• drunk people – especially short ones – have no qualms about blocking the view of others by shoving their phones up in the air to film what they presumably can’t see properly from their own vertically challenged vantage point. And quite right too. I’ve had a largely unobstructed view all night, why should I complain? Pfft!;
  • drunk people are obsessed with photographing and filming at concerts. They spend more time turning their cameras on and off and monitoring to ensure they’re actually capturing something than they do just watching the Ultra-HD 3D display that’s happening right there in front of them. At one point last night, there were so many phones obstructing my view that, for a few minutes at least, the only way I could see the on-stage proceedings was through their screens. What’s not to love about that?;
  • after the initial excitement-laden surge forward, as the set progressed I was shocked to realise that drunk people actually move away from the stage. They’re no doubt unaware of their rearwards migration, but I can certainly attest to a south-easterly shift away from our on-stage idol last night. No one else seemed to notice or care. I’d love to see time-lapse footage from above: hoards of drunken concertgoers shuffling around like landmasses pulling away from an ancient super-continent;
  • young folk today have more money than they know what to do with. Example: the 20-something couple standing next to me who literally jumped for joy when Boy George introduced Culture Club’s two Australian #1 hits, Do You Really Want To Hurt Me and Karma Chameleon, filming each song from start to finish and then working some unfathomable jiggery-pokery to send each video hurtling off into the ether somewhere. “They’re posted!”, said he, beaming as if he could just about pop with excitement. “oh em gee, yay!”, said she, doing a little clapping happy dance on the spot. Yet both of them seemed utterly oblivious to every single other song in the set. If they won the tickets, I could maybe understand it, but even I questioned whether the price of a VIP stagefront ticket was excessive – and I knew all the songs and remembered them from when they were new! Or is that just how young folk roll these days – have money, will spend?

But I think the greatest revelation for me last night was that drunk people just don’t know (or remember) how good they’ve got it. For four hours, I variously stood, paced or cycled my too-cool-for-school restrained sober bouncing from left knee, to right knee, to both knees. Four hours on a cement slab. By the end, I’d just about hit the wall as pain thresholds go and I knew that, if I didn’t sit down soon, either my aching feet, my aching knees or my aching back would very shortly give up the ghost. Happily, it was at that point that I also recalled the ‘slippery slope’ comment a friend made in the lead-up to my fortieth birthday two years ago and I suddenly felt quite old. Oddly enough, I was never troubled by these discomforts – or that thought – while drunk. Funny, that.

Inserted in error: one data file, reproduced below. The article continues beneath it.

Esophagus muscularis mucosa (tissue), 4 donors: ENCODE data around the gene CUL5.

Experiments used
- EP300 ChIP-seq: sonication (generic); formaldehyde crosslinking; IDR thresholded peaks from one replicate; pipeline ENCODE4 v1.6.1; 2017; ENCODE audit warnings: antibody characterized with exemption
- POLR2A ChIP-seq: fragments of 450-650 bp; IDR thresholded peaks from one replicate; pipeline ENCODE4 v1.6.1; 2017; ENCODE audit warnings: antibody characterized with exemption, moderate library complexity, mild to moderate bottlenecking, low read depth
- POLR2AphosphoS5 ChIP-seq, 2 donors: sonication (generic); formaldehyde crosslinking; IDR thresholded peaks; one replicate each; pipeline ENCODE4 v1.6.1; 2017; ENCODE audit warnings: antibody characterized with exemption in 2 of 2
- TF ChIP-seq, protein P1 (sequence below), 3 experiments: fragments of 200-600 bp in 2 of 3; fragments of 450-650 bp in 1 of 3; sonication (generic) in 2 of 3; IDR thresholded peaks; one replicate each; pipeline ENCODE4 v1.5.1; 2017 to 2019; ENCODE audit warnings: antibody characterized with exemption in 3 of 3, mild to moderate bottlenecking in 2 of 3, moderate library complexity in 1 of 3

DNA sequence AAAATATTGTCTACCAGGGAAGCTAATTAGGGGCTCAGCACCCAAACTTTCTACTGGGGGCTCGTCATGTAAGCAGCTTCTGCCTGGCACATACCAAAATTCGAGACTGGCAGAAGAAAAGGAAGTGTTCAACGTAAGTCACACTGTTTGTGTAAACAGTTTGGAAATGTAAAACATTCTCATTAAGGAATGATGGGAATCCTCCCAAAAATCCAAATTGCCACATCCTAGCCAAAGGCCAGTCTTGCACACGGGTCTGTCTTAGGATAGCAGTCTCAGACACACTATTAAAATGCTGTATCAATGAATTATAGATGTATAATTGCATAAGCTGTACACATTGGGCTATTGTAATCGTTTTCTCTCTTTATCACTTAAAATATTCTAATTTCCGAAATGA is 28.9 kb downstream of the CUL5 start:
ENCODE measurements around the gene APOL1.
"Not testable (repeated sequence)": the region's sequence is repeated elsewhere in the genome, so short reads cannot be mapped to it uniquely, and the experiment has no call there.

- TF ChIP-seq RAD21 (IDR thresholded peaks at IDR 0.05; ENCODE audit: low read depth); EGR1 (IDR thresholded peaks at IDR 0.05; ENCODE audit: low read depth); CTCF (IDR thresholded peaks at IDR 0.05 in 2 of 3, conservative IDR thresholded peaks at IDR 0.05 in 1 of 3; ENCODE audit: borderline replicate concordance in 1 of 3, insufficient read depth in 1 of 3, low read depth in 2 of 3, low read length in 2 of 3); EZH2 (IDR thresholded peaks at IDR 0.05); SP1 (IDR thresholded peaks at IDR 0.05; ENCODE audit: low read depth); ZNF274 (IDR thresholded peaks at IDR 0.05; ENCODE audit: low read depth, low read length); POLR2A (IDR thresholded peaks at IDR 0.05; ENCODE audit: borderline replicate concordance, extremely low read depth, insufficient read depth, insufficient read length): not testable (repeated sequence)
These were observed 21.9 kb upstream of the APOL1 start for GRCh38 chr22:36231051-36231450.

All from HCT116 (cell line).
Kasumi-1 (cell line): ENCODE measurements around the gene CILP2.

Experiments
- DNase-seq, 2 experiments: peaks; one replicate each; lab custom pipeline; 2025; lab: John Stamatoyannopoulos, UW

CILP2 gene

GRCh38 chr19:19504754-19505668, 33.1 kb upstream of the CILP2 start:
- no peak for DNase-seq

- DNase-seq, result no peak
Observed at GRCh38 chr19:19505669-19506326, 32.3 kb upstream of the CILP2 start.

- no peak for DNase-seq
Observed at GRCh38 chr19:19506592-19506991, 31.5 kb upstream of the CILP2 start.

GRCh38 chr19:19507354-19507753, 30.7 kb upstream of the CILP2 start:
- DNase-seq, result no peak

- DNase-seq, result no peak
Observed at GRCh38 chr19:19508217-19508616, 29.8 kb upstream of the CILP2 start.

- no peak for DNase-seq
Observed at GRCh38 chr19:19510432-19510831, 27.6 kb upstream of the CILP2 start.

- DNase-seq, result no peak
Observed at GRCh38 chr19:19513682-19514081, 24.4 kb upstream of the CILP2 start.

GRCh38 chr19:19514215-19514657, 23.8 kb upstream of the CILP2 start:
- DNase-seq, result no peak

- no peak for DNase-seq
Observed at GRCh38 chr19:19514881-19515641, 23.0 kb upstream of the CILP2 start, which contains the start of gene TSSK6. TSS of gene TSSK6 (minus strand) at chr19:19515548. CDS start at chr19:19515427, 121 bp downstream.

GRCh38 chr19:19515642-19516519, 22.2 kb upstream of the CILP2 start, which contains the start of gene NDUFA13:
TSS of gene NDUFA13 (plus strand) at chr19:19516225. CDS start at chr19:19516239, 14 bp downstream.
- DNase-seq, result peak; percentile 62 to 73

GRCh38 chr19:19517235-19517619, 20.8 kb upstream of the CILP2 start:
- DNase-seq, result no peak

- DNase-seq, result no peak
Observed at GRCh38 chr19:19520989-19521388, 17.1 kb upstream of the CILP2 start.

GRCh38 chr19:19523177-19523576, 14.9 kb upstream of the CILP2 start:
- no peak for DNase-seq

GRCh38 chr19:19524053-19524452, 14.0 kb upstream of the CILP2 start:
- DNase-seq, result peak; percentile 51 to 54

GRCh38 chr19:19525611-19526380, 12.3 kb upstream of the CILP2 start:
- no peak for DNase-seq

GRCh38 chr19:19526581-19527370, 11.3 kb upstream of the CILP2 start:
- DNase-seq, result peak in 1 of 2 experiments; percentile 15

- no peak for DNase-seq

I want to believe I was never like any of what I’ve just observed. To my shame, I know with almost 100% certainty that I must’ve been – frequently. For example, I’m pretty sure I didn’t get picked up off the floor by the scruff of the neck and chucked out of Kinsela’s by a lesbian bouncer in 1997 for no reason. Maybe I should just drop the pretence and get back on it – what’s the worst that can happen? On the other hand, there’s still so much fun to be had with equal measures of sobriety, faux-piousness and sarcasm.

The-Hordern-Pavilion-970x260As for the Hordern being a favourite live venue – upon further consideration, not so much. I think I love the history of the place, more than anything else. As a performance space with a capacity of five thousand people, it doesn’t have enough points of entry and egress, its bar area isn’t nearly large enough for the hoards of punters lined up there between sets, the around-the-block queue to get in was just absurd and it took nearly 40 minutes to escape from the multi-story car park. Combine all of this with the fact that, as with many Sydney venues, options for getting there via public transport are woeful at best and it’s fair to say that the sober experience of the Hordern Pavilion was an eye-opening one on multiple levels.

There’s really only one outcome of the evening that didn’t entirely surprise me: drunk people are really annoying.


* OK, yes Fiona, I know I did actually make that claim last night, but if you don’t recall the conversation there’s no proof.